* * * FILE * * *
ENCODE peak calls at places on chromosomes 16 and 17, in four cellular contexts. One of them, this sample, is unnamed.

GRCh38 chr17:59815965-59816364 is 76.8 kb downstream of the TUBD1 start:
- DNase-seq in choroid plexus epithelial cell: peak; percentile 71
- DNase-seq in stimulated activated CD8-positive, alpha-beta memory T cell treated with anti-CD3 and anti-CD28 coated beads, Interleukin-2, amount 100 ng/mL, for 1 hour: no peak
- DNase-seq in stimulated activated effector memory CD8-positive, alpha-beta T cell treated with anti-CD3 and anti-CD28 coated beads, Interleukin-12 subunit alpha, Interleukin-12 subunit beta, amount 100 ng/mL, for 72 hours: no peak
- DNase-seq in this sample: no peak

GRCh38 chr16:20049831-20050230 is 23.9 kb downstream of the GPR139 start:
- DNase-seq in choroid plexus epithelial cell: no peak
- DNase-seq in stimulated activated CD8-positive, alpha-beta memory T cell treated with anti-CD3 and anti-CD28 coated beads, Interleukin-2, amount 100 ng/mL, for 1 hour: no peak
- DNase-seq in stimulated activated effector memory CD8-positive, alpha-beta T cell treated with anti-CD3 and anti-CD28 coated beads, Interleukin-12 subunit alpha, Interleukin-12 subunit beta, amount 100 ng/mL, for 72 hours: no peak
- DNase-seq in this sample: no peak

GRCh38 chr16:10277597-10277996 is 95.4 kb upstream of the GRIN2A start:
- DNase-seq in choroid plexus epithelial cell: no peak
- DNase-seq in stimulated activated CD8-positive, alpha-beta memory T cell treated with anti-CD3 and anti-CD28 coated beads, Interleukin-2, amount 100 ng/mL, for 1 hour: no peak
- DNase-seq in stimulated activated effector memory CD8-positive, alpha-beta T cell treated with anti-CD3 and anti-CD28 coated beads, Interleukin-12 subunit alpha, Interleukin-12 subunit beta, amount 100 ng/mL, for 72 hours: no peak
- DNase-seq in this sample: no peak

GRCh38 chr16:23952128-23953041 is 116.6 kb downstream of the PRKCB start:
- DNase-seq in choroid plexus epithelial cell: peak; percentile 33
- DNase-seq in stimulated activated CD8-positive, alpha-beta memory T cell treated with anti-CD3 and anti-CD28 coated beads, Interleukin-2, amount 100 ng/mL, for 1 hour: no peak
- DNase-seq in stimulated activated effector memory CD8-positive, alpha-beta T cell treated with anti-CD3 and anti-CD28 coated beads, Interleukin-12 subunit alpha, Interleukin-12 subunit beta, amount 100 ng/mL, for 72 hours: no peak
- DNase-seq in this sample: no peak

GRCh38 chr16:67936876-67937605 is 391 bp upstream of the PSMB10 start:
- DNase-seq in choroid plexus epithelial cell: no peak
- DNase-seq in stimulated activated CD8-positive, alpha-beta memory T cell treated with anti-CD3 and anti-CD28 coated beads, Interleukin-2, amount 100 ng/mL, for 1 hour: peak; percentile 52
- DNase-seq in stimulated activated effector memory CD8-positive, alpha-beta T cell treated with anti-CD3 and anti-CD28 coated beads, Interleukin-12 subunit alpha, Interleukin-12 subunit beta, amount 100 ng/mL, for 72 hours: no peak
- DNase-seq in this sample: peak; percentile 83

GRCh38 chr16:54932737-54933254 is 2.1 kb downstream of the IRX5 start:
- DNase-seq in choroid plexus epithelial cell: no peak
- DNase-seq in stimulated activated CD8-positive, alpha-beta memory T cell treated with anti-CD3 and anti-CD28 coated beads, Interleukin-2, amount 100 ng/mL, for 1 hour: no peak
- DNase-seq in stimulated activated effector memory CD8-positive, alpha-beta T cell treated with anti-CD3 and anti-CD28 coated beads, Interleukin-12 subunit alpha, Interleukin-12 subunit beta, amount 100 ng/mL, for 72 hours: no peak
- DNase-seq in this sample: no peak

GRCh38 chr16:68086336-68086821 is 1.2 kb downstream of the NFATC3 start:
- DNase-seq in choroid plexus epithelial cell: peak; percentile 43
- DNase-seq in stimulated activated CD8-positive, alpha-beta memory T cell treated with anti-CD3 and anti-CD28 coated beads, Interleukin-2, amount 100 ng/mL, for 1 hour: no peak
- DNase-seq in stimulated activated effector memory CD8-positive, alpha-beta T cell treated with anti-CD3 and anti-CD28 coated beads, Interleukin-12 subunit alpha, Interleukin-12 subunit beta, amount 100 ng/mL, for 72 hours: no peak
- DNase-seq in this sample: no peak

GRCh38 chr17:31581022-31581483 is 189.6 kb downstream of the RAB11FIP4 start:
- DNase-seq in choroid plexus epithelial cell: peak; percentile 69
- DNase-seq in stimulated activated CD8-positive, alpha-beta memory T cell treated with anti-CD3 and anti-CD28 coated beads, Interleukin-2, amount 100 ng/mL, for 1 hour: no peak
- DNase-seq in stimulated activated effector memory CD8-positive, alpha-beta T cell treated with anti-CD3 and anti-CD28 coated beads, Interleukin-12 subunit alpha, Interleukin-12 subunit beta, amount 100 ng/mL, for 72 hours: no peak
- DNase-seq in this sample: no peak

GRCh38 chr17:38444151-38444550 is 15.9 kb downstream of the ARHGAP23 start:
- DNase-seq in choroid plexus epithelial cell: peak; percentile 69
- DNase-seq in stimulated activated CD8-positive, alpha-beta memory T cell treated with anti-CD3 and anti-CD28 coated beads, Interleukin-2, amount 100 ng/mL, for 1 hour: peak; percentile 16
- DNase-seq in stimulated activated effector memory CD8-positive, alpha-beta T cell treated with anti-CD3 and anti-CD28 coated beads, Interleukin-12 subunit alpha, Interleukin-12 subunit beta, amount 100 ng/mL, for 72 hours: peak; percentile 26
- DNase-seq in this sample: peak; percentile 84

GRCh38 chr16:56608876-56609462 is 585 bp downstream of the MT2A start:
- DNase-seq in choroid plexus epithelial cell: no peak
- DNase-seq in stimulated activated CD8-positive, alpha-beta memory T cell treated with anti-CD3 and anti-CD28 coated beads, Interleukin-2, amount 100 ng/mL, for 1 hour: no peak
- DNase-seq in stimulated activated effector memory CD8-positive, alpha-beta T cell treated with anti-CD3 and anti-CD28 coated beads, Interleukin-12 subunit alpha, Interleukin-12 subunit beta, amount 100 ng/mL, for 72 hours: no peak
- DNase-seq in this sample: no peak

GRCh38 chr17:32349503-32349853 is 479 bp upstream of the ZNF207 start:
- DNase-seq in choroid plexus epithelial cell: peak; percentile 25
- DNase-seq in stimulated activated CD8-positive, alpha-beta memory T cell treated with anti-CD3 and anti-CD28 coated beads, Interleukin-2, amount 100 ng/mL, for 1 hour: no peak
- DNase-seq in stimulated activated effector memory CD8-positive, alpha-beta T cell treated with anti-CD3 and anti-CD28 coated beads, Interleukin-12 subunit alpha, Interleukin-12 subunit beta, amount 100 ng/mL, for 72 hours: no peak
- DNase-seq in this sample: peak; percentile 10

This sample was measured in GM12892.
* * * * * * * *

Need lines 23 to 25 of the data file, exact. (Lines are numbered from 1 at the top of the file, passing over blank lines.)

- DNase-seq in choroid plexus epithelial cell: no peak
- DNase-seq in stimulated activated CD8-positive, alpha-beta memory T cell treated with anti-CD3 and anti-CD28 coated beads, Interleukin-2, amount 100 ng/mL, for 1 hour: peak; percentile 52
- DNase-seq in stimulated activated effector memory CD8-positive, alpha-beta T cell treated with anti-CD3 and anti-CD28 coated beads, Interleukin-12 subunit alpha, Interleukin-12 subunit beta, amount 100 ng/mL, for 72 hours: no peak